Boone County, Ark. authorities combatting sexual assault cases
HARRISON, Ark. (KY3) - The Boone County Quorum Court met Tuesday to discuss a funding ordinance for the prosecuting attorney’s office for overtime pay for victim-witness coordinators.
In the last six years, Boone County has seen a steep increase in sex crime related cases. Prosecuting Attorney David Ethredge says this is the result of growing efforts by several agencies in the county to not let these crimes go unseen.
”The ordinance came about because what we have experienced in Boone County in recent time is an increase in crime against children and sexual crimes against ladies an girls during the last several years.,” said Ethredge.
The new ordinance will be paid overtime for victim witness coordinators, an issue that has come about from an increase in sexual assault cases. The county says aid from law enforcement utilization of victim witness services has brought more prosecutions. Since 2015, Boone County has seen a 512% increase in sex crimes and a 153% increase in cases overall.
”I believe that the abuse has always been taking place,” said April Benefiel, the victim witness coordinator. “But the education that has gone out, kind of the focus of hey we know this is happening and we’re not going to stand for it to take place has changed a lot of things.”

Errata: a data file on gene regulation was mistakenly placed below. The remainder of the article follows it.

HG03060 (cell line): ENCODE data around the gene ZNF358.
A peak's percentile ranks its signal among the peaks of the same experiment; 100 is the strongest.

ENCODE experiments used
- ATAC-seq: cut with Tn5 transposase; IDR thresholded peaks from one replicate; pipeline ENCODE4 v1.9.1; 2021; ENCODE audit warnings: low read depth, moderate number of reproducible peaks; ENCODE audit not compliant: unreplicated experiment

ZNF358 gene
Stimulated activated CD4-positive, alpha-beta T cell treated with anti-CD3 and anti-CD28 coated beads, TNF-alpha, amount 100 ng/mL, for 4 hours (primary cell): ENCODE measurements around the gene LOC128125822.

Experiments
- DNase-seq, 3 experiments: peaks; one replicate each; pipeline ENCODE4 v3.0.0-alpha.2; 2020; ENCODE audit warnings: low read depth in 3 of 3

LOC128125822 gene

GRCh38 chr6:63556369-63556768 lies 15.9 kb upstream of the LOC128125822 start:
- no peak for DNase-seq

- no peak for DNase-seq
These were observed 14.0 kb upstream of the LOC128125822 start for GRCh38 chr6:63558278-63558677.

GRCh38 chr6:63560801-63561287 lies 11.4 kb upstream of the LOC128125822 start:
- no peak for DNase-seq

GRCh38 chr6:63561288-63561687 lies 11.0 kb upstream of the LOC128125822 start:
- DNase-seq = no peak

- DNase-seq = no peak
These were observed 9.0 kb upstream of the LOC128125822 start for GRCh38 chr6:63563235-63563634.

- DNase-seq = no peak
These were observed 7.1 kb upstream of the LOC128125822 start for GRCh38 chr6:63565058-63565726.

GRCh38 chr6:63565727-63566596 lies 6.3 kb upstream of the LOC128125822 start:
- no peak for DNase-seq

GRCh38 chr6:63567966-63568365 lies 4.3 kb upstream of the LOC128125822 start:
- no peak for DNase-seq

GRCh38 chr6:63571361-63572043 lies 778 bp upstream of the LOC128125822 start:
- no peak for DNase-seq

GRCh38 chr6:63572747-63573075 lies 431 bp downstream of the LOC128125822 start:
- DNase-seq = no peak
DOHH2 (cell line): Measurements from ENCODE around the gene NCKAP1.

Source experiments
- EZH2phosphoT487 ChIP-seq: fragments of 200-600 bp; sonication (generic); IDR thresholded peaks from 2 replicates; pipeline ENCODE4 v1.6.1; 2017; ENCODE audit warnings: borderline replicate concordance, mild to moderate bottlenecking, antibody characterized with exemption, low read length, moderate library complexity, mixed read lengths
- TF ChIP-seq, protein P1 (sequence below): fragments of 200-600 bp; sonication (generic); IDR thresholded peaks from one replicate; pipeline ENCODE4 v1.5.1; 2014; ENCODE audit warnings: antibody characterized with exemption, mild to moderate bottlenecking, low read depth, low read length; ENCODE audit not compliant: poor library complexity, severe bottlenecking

“That team effort with great participation from not only the Boone County Sheriff’s office and the Harrison Police Department, but other victim witness services in our community, that has made those numbers increase because were now able to properly able to identify them and address them,” said Ethredge.
One of those victim witness services is Grandma’s House, a children’s advocate program in Harrison. The program provides four services: advocacy, forensic interviews, pediatric-focused sexual assault medical exams, and trauma focused therapy.
”When there are allegations that a child has been abused law enforcement such as investigators, DHS, or individuals from the prosecutor’s office can bring a child and their non-offending caregivers here to give these children their best shot at justice and at hope and healing,” said Kaleigh Evans, community development and education coordinator for Grandma’s House.
Officials hope increased prosecution and education on sexual assault will bring better future results.
”Hopefully we will eventually see a decrease because of the things we are doing,” said Benefiel.
”We know how to prosecute, but we have to make sure victims know we care about them and want to help them,” said Ethredge.
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